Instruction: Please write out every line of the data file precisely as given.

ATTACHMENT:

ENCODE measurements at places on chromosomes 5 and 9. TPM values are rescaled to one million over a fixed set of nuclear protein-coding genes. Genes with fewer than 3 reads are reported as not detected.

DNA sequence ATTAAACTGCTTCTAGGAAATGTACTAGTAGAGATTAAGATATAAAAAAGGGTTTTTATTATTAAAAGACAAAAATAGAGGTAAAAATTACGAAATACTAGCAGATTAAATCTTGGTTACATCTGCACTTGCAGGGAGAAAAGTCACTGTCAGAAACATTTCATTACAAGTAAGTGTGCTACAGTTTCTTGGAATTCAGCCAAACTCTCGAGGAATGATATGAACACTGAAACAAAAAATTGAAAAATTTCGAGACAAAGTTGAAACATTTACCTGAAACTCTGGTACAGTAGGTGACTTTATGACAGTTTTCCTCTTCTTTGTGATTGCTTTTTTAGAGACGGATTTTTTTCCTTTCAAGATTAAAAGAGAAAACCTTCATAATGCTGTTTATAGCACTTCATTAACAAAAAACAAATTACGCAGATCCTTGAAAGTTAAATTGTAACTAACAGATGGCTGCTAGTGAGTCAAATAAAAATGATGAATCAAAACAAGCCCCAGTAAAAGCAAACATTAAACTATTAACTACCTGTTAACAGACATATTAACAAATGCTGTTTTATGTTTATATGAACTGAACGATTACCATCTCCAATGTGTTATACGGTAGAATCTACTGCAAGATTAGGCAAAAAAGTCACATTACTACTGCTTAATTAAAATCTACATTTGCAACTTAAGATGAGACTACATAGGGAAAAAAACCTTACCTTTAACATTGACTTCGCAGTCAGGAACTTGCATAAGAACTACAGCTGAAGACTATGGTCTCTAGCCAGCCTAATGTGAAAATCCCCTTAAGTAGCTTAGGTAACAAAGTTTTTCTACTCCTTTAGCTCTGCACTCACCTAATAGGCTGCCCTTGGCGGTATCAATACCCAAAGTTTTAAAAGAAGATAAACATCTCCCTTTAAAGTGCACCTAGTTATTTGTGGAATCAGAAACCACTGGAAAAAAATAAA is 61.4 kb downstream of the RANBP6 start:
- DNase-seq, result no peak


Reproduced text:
ENCODE measurements at places on chromosomes 5 and 9. TPM values are rescaled to one million over a fixed set of nuclear protein-coding genes. Genes with fewer than 3 reads are reported as not detected.

DNA sequence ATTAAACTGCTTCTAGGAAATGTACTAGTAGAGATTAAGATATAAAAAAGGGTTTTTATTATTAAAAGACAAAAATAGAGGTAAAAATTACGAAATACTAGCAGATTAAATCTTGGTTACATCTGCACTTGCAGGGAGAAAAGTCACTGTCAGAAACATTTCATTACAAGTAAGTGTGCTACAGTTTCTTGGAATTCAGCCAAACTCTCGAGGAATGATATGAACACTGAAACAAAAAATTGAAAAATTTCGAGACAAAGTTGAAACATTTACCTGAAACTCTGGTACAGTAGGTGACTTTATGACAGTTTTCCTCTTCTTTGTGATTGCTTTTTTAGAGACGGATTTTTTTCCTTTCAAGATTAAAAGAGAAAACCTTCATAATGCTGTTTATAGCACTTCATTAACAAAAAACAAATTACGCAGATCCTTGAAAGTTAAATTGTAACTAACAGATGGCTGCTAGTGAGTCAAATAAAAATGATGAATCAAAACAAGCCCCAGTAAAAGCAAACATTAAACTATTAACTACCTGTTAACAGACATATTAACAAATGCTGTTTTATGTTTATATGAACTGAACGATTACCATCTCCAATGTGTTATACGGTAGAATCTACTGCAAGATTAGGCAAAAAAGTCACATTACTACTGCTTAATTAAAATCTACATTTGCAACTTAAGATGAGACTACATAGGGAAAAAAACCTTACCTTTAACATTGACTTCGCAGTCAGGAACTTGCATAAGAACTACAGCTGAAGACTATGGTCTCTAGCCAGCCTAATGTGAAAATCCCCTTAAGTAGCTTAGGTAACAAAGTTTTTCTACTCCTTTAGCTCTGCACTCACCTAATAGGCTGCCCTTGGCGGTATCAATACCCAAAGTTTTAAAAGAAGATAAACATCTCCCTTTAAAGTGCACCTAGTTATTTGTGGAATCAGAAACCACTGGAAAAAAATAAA is 61.4 kb downstream of the RANBP6 start:
- DNase-seq, result no peak